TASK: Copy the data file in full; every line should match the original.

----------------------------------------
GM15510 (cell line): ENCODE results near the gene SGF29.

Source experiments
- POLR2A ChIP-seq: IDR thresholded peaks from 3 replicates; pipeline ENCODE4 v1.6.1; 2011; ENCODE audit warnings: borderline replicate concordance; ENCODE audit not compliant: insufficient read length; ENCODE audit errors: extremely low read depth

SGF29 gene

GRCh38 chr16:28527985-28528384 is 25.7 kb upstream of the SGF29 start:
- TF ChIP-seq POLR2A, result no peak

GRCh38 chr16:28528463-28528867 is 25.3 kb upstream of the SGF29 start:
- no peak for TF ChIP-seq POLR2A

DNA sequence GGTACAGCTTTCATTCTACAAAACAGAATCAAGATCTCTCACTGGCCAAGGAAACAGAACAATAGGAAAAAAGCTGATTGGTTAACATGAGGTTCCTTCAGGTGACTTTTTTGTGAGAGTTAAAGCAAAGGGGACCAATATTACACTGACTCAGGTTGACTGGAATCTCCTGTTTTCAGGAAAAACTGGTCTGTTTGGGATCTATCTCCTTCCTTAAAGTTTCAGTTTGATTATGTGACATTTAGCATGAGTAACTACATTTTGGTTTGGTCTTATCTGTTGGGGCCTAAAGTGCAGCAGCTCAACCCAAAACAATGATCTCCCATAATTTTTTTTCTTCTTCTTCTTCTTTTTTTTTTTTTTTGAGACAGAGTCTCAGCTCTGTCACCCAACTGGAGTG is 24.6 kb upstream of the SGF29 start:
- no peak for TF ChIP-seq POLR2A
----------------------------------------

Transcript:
GM15510 (cell line): ENCODE results near the gene SGF29.

Source experiments
- POLR2A ChIP-seq: IDR thresholded peaks from 3 replicates; pipeline ENCODE4 v1.6.1; 2011; ENCODE audit warnings: borderline replicate concordance; ENCODE audit not compliant: insufficient read length; ENCODE audit errors: extremely low read depth

SGF29 gene

GRCh38 chr16:28527985-28528384 is 25.7 kb upstream of the SGF29 start:
- TF ChIP-seq POLR2A, result no peak

GRCh38 chr16:28528463-28528867 is 25.3 kb upstream of the SGF29 start:
- no peak for TF ChIP-seq POLR2A

DNA sequence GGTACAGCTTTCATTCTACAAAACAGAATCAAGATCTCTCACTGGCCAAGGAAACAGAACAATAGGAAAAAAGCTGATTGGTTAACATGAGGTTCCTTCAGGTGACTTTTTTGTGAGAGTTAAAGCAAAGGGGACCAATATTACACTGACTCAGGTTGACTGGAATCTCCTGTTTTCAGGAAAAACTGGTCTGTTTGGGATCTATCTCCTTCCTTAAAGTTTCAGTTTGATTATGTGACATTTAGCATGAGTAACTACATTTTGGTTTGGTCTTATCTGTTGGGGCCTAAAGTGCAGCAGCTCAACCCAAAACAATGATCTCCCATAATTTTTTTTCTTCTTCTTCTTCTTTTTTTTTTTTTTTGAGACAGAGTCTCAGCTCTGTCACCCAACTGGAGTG is 24.6 kb upstream of the SGF29 start:
- no peak for TF ChIP-seq POLR2A